Although the trade balance improved somewhat, the current account balance slightly deteriorated. This was mainly due to an unusual increase in primary income payments to non-residents. It is expected that in January these payments would return to normal levels. Together with the expected improvement in the trade balance due to prudent government measures, the current account deficit may decline in January and onward.

Fiscal- During the first five months of the current fiscal year, the government has increased its
expenditures under grants and subsidies. In particular, under grants, government spending is focused on social protection (BISP & poverty alleviation) and COVID 19 (vaccine procurement). While subsidies to the power sector have also witnessed a sharp rise during the period under review. Thus, an increase in both grants and subsidies has been attributed to a significant rise in current expenditures. With the start of the 5th COVID wave driven by the Omicron variant, the expenditure side may come under further pressure. However, the government will continue to follow a prudent expenditure
management strategy while giving importance to the priority sectors so that the growth momentum may not be disrupted.

On the revenue side, during the first half of current fiscal year, FBR exceeded its revenue target by 10.9 percent. In absolute terms, revenue amounting to Rs 2,919.7 billion was collected against the target of Rs 2633.2 billion, which is Rs 286.5 billion more than the six-monthly target. Collection during the first half of the current fiscal year is also higher by Rs. 715.6 billion in absolute and by 32.5 percent in percentage terms. Moreover, FBR has been able to achieve more than 50 percent of its annual target during the first half of the financial year for the first time. The normal trend is that around 45 percent of the annual target is achieved during the first half of the financial year. The momentum in revenue collection generated by FBR during the first half of the current financial year
indicates that the FBR will not only be able to meet its annual revenue collection targets but will surpass it by a fair margin. In this regard, FBR measures for maximum facilitation to taxpayers in documentation of economic transaction would play a major role in meeting the revenue collection target.

Way ForwardPakistan’s economy continues to show healthy value-added creation. Its cyclical positionis largely balanced and the trend growth rate of potential output remains strong. Although this path is expected to continue, also a number of risk factors remain present at the horizon.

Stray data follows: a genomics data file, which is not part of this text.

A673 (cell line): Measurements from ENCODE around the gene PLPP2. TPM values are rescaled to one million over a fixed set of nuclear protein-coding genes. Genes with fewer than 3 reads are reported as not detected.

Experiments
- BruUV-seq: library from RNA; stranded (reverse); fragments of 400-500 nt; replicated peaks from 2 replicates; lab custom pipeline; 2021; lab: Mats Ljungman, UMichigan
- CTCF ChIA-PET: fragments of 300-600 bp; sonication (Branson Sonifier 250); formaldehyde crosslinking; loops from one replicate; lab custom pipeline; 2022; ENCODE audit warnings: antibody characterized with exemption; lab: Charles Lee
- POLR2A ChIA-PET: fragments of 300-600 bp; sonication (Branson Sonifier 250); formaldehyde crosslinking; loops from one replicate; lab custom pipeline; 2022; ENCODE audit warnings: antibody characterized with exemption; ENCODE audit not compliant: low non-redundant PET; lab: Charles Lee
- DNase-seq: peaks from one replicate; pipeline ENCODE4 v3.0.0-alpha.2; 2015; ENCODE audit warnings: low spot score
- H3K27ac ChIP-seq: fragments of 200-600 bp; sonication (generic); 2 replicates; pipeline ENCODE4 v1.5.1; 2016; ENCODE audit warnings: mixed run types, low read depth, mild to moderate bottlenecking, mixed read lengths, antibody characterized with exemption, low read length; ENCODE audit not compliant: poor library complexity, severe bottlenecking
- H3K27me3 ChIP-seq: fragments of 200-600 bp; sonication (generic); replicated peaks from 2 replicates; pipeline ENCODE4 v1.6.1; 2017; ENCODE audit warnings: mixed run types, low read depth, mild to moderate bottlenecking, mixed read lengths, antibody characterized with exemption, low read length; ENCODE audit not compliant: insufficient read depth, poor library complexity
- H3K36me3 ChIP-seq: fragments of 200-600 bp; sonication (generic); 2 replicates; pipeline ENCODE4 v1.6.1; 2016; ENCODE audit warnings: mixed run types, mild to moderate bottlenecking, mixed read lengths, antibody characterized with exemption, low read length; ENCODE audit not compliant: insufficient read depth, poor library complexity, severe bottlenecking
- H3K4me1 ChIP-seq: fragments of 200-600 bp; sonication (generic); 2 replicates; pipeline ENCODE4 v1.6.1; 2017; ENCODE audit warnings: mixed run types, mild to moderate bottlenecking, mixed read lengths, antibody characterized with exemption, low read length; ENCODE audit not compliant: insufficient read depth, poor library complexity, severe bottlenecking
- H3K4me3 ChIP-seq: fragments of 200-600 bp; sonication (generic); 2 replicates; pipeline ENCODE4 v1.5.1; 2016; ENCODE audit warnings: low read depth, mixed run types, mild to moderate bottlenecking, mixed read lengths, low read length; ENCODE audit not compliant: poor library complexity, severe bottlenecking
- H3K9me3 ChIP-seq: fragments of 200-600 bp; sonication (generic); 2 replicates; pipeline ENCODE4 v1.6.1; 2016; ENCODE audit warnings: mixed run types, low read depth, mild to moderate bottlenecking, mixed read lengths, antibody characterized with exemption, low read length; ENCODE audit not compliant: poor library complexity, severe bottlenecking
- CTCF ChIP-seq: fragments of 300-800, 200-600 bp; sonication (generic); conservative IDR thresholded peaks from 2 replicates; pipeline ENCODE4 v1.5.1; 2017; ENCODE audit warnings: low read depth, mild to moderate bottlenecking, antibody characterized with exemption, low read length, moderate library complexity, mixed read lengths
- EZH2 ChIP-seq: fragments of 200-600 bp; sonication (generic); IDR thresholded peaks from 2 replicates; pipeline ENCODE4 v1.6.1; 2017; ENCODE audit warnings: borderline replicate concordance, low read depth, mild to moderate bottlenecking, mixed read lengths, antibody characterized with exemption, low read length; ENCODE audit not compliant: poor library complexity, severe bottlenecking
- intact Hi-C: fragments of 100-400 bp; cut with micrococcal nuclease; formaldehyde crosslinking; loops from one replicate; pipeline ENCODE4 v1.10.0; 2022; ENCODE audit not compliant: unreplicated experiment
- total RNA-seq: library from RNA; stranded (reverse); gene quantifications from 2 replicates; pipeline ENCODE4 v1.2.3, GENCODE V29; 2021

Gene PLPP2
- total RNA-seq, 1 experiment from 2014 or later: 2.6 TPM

A first risk factor concerns the surge of the omicron variant of the COVID-19 disease. Experience in other countries shows that this variant is far more infectious than previous variants. On the other hand, its capacity to cause severe illness also looks to be impaired significantly. It is hoped that the SARS-CoV-2 virus that caused the COVID-19 pandemicmay gradually converge to other known milder respiratory diseases that can be managed without causing too much damage to peoples’ personal health and to their economic welfare.

A second risk remains the stress on the external balance. Although current account deficit remained high, the baseline scenario remains that the excess of imports over exports will gradually ease in the coming months. This expected tendency is enforced by government measures designed to stimulate exports and moderate import demand. The monetary policy decisions are also supportive in this respect. Thirdly, inflation is high and YoY inflation is expected to remain in double digits in the
coming month. In this regard it should be noted that YoY increase in the CPI index is to a large extent a backward-looking indicator. It is not only determined by current price movements, but also by what happened 12 months ago, when international commodity prices were at the lower areas of their current price cycles, whereas now they are at the upper levels of these cycles. Forward looking, what matters most is monitoring future MoM price movements. Containing these price dynamics is the most relevant issue because they will determine further developments in the consumer’s cost of living. Government measures, accompanied by the support of monetary policy, are directed to
protect consumer’s purchasing power in the future. If these future MoM price movements can be stabilized, the YoY inflation will automatically fall back to levels that are suited for supporting Pakistan’s economic development. In that sense the current surge of the YoY
inflation rate is a temporary phenomenon.


  1. The next time I read a blog, Hopefully it doesnt fail me just as much as this one. I mean, Yes, it was my choice to read through, but I actually thought you would have something useful to say. All I hear is a bunch of moaning about something that you could fix if you werent too busy searching for attention.


Please enter your comment!
Please enter your name here